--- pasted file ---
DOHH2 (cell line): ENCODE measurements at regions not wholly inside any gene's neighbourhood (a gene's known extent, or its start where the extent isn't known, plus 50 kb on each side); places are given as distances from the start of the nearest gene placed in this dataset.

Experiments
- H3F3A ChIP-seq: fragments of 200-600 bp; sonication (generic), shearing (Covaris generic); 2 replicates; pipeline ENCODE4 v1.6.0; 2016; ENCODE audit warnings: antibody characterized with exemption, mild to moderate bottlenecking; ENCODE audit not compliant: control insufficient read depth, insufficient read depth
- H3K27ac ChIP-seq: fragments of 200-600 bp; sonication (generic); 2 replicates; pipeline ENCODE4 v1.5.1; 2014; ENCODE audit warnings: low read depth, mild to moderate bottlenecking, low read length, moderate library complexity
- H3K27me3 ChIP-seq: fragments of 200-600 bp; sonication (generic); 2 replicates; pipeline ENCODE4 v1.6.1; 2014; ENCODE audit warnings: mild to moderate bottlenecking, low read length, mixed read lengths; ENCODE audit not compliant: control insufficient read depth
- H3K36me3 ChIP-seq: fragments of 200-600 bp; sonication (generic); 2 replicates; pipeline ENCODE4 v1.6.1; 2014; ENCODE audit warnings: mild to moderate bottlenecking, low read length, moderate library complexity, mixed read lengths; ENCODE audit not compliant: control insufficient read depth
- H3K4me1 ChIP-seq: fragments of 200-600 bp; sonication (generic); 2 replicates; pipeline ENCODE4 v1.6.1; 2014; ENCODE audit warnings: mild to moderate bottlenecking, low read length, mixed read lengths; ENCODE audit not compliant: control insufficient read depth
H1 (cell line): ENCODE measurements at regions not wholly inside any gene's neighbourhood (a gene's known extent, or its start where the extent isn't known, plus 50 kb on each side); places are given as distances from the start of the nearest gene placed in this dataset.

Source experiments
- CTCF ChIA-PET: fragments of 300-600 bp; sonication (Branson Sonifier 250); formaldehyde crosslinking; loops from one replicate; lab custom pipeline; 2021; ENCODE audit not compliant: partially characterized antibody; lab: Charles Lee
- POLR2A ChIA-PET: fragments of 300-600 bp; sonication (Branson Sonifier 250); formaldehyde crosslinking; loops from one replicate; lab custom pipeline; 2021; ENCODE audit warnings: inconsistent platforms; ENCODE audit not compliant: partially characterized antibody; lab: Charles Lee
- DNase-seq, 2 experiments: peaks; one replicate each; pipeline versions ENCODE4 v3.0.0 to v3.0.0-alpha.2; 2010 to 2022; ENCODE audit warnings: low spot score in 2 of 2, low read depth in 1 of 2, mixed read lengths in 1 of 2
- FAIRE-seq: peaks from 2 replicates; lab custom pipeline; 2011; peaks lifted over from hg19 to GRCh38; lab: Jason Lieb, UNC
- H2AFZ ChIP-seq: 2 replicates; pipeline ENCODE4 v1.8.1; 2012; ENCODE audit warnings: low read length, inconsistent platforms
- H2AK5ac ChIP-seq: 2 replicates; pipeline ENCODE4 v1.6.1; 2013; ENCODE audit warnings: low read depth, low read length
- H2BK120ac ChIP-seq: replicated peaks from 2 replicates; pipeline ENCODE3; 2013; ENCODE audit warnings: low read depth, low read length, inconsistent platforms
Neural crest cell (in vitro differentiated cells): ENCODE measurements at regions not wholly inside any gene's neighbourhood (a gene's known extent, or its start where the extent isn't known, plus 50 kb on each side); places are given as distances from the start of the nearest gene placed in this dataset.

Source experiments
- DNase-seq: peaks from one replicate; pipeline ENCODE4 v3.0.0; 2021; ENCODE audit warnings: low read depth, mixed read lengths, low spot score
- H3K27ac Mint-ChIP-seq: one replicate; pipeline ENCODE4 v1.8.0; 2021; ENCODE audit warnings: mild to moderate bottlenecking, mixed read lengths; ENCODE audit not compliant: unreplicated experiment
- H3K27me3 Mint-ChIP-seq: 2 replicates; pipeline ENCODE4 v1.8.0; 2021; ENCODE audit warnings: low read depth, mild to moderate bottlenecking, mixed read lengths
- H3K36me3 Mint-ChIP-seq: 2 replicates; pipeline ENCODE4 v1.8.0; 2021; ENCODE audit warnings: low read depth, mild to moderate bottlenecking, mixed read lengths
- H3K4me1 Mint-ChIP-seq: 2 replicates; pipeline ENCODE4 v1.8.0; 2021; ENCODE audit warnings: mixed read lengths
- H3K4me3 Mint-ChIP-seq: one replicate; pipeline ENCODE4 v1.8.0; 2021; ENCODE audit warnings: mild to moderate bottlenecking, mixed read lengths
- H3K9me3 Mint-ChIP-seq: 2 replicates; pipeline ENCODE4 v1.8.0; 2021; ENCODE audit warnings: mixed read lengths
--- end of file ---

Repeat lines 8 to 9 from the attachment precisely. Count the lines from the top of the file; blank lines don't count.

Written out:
H1 (cell line): ENCODE measurements at regions not wholly inside any gene's neighbourhood (a gene's known extent, or its start where the extent isn't known, plus 50 kb on each side); places are given as distances from the start of the nearest gene placed in this dataset.

Source experiments